ME & LP: Matthew Embree and Lisa Papineau release Chez Raymond EP
ME & LP, the collaborative project of celebrated musicians Matthew Embree and Lisa Papineau release their 6-song EP Chez Raymond digitally and on CD this week via Sargent House. Keep reading to listen to the full album and more of their songs.
ME & LP came about when the two artists first met after volunteering to collaborate for a performance at a gallery opening for artist Sonny Kay. “It came from us basically shaking hands to say ‘very nice to make your acquaintance’, setting up a mic, and then jumping right in without another word,” Papineau says. “A couple hours later, we pulled our heads up and kind of laughed.” The duo had found a rare chemistry, and made plans to work on an EP later in Paris at Papineau’s apartment following Embree’s upcoming European tour. Having begun writing in Paris, the pair were then invited to Papineau’s friend and collaborator Matthieu’s studio on a farm in rural France to work amid lettuce, rye and pea patches. Though the EP ultimately was recorded and mixed in a number of locations, the heart of it came to be at the farm studio dubbed Chez Raymond, after Matthieu’s uncle who used to live there. Matthieu also contributed a variety of keys: piano, Rhodes electric piano, organ and accordion.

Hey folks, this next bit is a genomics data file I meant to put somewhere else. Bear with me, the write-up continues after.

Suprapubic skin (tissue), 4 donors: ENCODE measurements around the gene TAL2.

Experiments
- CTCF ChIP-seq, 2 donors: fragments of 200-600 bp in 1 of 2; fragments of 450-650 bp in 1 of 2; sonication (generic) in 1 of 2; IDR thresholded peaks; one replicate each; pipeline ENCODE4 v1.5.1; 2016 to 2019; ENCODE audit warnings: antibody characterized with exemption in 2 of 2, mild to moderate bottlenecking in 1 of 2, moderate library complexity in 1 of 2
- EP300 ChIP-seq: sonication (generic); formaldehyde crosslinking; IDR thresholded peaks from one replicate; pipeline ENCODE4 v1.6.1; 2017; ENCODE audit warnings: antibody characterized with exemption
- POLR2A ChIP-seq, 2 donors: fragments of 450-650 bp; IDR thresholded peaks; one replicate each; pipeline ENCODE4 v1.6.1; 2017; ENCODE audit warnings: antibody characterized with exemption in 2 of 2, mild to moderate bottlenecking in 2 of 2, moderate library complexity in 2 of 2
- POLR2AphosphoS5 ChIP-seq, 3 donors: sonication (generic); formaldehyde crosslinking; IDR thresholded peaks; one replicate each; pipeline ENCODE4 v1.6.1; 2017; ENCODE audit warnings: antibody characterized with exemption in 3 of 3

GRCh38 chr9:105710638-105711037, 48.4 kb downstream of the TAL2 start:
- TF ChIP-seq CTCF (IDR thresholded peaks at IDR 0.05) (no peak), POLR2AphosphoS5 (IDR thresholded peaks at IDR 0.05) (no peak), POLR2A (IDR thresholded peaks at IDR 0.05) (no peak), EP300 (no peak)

Chez Raymond opens with the gentle lilt of Flamenco style plucked guitar chords of “Quatro” as the singers’ beautiful, hushed vocal harmony drops in like an ominously sad lullaby. Second song, “Truth Be Told” is a haunting acoustic folk-blues lament, driven largely by Embree and Papineau’s gorgeously synergistic voices. “La Belle Tocade” begins with warbling antique organ notes as Papineau cherubically intones over a bouncing bass line and drum beat. “Bonnie Says (No Sh*tty Ride)” pairs a rocksteady drum machine groove with a diaspora spanning melody that Manu Chao would kill for, led by Embree’s majestic lead vocal performance.
Throughout, Chez Raymond is a dramatically beautiful and captivating meeting of two extremely talented and versatile songwriters that merges into a recording that is both ethereal and cozy. “Room tone is absolutely one of the dominant ‘instruments’ on this album,” Papineau explains. “Or rather, various room tones. Matt’s woody old apartment in Long Beach where he recorded ‘Quatro’ and finger taps. The guest bed at my friend’s house where I recorded the vocal for ‘Quatro’, draping a mic over a mound of pillows. Too much natural reverb on anything we recorded at my house. A couple really good pops on the mic from bopping into it while we floppy danced around Chez Raymond. It all brings a very dusty ambience to the sound of the record.”